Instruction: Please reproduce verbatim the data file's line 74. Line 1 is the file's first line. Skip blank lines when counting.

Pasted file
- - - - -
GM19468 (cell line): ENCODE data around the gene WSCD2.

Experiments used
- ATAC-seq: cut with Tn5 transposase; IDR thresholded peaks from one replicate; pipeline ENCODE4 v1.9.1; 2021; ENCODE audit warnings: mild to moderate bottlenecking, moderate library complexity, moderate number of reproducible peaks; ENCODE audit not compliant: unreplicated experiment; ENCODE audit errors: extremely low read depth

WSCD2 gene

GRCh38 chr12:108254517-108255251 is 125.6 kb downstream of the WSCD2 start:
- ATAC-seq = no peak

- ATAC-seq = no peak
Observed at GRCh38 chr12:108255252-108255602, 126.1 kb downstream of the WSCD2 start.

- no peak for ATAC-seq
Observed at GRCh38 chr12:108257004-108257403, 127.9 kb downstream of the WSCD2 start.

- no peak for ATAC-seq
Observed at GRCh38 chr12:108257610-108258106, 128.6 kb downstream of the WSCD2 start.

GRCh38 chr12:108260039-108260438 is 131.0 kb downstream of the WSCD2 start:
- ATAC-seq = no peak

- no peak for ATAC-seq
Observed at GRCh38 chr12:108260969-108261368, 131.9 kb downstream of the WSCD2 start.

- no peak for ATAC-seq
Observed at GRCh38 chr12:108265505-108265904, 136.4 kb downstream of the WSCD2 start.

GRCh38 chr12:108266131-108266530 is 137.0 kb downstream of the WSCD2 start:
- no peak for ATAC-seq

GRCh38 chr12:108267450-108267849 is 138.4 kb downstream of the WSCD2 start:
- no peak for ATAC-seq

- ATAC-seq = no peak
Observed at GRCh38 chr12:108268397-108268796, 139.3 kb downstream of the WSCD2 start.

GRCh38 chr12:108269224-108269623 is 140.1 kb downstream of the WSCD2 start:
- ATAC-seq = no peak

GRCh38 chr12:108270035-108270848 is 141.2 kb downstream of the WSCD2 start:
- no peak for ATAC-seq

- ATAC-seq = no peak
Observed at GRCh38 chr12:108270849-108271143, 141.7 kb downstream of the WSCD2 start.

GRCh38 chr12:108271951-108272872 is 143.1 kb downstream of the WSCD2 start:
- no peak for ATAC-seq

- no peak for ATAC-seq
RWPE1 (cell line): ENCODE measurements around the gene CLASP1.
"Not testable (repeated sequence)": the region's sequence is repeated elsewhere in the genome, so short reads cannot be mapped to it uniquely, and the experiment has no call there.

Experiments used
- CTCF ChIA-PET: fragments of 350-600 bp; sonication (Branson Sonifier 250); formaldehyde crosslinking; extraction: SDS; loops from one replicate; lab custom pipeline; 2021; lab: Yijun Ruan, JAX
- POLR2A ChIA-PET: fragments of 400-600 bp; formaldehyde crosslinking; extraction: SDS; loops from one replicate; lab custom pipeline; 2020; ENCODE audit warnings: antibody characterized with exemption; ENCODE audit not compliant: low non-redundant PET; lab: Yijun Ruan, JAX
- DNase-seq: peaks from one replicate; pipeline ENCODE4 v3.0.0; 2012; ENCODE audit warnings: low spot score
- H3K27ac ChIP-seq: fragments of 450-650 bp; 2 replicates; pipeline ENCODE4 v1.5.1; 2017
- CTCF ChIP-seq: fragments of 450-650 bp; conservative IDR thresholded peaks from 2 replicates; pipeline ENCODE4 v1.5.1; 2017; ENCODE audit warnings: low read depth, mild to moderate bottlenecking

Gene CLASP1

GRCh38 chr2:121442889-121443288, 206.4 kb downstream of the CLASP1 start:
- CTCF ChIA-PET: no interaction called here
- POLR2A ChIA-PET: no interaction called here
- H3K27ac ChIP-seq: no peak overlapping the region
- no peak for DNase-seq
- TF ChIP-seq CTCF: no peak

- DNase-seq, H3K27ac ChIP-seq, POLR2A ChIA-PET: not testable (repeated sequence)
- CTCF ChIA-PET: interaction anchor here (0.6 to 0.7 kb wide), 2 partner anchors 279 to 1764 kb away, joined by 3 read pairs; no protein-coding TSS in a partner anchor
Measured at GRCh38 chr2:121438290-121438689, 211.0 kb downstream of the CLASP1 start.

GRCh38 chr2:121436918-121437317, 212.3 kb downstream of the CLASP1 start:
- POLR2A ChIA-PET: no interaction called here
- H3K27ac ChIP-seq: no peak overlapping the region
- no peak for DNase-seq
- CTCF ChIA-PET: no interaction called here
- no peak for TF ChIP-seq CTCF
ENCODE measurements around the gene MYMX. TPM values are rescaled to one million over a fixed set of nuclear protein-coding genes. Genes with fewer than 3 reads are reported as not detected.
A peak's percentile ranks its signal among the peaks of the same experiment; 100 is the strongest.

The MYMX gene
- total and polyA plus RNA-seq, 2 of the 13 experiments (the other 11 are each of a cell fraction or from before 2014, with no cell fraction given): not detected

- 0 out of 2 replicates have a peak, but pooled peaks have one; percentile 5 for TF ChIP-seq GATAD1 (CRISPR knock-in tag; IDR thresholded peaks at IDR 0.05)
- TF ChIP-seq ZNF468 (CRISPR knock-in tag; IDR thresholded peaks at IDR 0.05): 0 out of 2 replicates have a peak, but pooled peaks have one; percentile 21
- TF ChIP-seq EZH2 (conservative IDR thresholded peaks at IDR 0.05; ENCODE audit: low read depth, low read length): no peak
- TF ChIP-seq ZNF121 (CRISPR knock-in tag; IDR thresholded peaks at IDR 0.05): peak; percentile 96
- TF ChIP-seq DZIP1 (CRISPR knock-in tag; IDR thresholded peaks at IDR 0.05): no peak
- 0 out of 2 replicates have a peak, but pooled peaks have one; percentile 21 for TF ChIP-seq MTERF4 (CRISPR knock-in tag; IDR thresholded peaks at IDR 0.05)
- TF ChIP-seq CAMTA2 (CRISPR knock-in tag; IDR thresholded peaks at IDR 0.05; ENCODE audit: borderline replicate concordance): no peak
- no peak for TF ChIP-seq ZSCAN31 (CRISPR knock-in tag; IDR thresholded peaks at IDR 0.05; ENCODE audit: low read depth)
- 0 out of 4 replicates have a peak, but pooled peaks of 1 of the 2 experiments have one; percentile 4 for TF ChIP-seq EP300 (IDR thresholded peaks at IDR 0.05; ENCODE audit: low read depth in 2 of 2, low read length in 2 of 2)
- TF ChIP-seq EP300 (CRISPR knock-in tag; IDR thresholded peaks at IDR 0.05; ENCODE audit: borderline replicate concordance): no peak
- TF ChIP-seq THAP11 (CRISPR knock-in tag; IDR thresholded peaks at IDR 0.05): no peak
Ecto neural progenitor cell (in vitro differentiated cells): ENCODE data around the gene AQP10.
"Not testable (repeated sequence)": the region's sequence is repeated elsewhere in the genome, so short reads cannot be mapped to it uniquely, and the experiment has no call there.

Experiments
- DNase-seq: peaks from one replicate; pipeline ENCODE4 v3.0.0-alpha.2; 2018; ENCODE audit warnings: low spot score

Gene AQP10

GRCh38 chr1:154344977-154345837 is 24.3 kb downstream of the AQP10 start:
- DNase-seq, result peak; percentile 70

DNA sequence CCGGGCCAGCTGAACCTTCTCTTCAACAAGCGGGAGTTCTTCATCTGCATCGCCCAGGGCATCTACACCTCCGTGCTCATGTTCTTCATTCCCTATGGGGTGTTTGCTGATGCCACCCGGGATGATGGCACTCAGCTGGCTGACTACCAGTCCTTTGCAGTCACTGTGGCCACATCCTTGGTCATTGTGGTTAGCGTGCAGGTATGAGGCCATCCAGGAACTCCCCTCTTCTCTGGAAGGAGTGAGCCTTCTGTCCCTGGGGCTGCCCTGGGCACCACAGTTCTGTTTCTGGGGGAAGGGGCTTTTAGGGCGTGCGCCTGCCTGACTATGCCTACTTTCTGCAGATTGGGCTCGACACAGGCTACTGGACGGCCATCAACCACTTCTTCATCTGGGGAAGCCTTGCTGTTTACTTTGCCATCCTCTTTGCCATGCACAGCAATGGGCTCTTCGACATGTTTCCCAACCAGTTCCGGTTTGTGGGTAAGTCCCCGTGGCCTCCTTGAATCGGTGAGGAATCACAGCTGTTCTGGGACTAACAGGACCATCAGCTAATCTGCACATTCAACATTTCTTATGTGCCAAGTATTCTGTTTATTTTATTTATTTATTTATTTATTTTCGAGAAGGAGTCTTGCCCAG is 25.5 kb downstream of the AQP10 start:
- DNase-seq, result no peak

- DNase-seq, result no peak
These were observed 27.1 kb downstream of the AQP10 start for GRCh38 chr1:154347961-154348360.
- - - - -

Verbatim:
"Not testable (repeated sequence)": the region's sequence is repeated elsewhere in the genome, so short reads cannot be mapped to it uniquely, and the experiment has no call there.